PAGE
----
BUTTE — Few offseason periods have been more important for Montana Tech with head coach Chuck Morrell at helm than the one he’s faced this year.
Five coaches who were on the staff for the 2018 season have moved on to different jobs, all of them at a higher level of football. Four new faces are on the staff, with Morrell taking over defensive playcalling duties.
There is also a new offense to put in as well as key positions to fill along both sides of the ball. Spring practices allowed the Orediggers to figure out a bit of what they’ll have in the fall and get used to their new coaches.
Those spring football sessions are over now, but they gave coaches and players a fairly good idea where everyone in the program is at. Here’s a few final stray observations from the 2019 spring football practices.
All is fine at the top
With all the turnover on staff, it was reasonable to wonder if there might be a bit of an exodus by players on the Orediggers roster.
While a few players have decided to transfer or walk away — notably quarterbacks Cole Hauptman, Tanner Kump and Danny Peoples — the vast majority of the team decided to stick with Tech. In various interviews throughout spring practice, the student-athletes seemed content with how transitions were handled.
Tech struck fairly early in its offensive coordinator hire, allowing Kyle Samson to get a jump start on creating a new offense while Morrell taking over defensive duties simply was a smart move to make. There wasn’t a whole bunch of time to find a defensive coordinator and the Orediggers were also able to add a few other solid assistant coaches.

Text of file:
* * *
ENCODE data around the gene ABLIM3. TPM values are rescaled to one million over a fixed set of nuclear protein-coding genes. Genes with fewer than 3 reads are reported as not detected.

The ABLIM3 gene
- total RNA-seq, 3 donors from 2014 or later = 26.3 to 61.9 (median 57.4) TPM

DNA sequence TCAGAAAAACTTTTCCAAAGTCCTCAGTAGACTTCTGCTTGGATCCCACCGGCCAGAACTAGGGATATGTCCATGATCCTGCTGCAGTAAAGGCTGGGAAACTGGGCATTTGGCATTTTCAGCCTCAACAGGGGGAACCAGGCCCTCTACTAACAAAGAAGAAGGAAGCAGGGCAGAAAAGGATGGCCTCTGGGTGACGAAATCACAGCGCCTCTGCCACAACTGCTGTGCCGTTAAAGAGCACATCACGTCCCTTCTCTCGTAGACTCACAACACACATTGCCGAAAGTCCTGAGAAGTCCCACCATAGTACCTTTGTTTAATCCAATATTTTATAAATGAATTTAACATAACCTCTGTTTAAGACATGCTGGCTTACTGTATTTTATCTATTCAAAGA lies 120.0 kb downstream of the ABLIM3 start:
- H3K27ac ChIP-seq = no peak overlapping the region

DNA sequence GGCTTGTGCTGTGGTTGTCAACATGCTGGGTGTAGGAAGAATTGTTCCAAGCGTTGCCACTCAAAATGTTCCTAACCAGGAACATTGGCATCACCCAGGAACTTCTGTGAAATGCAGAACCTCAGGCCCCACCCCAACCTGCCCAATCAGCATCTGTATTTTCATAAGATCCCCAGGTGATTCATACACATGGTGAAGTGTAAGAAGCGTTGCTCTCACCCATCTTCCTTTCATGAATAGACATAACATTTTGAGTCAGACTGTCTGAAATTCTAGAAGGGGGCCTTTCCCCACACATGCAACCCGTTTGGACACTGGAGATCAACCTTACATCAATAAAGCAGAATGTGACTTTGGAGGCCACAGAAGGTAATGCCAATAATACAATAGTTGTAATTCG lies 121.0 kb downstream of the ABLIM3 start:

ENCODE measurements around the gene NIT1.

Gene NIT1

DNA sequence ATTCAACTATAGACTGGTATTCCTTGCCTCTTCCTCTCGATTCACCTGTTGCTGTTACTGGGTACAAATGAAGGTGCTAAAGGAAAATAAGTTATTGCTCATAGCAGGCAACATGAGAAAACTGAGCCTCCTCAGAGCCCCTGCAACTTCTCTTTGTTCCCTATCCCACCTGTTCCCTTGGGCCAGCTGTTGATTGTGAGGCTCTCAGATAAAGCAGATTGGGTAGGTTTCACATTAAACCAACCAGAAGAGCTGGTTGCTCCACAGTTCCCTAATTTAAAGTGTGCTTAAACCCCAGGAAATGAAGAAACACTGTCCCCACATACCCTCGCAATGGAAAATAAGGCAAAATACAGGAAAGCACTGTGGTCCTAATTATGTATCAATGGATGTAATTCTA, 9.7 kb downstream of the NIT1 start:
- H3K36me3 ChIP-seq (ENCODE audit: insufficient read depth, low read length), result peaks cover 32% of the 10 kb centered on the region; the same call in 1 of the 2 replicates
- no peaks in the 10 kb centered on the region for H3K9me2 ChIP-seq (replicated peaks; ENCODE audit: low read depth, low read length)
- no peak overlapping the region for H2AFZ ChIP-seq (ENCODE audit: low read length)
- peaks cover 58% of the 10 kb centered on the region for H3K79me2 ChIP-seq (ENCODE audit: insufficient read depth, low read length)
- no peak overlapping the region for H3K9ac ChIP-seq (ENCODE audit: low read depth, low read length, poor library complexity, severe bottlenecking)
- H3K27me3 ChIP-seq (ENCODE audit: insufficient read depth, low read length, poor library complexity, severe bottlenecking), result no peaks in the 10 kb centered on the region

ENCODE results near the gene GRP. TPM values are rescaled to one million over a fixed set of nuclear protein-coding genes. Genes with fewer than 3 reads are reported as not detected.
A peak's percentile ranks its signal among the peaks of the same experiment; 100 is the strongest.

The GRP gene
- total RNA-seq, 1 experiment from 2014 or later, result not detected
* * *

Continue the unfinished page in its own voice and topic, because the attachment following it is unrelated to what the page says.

With all the coaches leaving the Orediggers moving to bigger jobs, it’s the sign of a healthy program at Montana Tech. Sure, it certainly hurts Tech a bit to lose talent, but to have a reputation as a place where coaches can make a name for themselves isn’t such a bad thing to have.
O-Line a strength
While learning a new offense can be especially tough on quarterbacks, it also creates some complications for offensive lineman as well.
Especially this season, where Tech is transitioning from an all-spread, all-the-time approach to something that’s completely different. There’s now an emphasis on tight ends and true fullbacks, which in part switches how things along the offensive line work.
But with players like Hunter Spartz, Trey Copeland, Hunter Berg and Grant Benz returning, there is definitely some experience. That certainly helps the transition and the time spent in spring working to hammer out the thousand minute details that go into blocking schemes was critical.
Nik Nunez, a punter who transferred from FCS James Madison before last season, will likely be the starting punter next season. He looked solid during spring football and had some strong moments last season kicking the ball.
Tyler Padilla — who both punted and place kicked for Tech last year — did not participate much in spring practice and is still recovering from a leg injury suffered last fall. Sophomore Cody Gagnon, who saw limited time last season in place kicking duties seems like the prime candidate to move into that spot come fall.
Gagnon hit 2-of-3 field goals last year with a long of 33 yards while hitting all eight of his point after touchdown attempts. Padilla, who will be a junior, was 11-of-15 kicking field goals and 22-of-24 on PATs.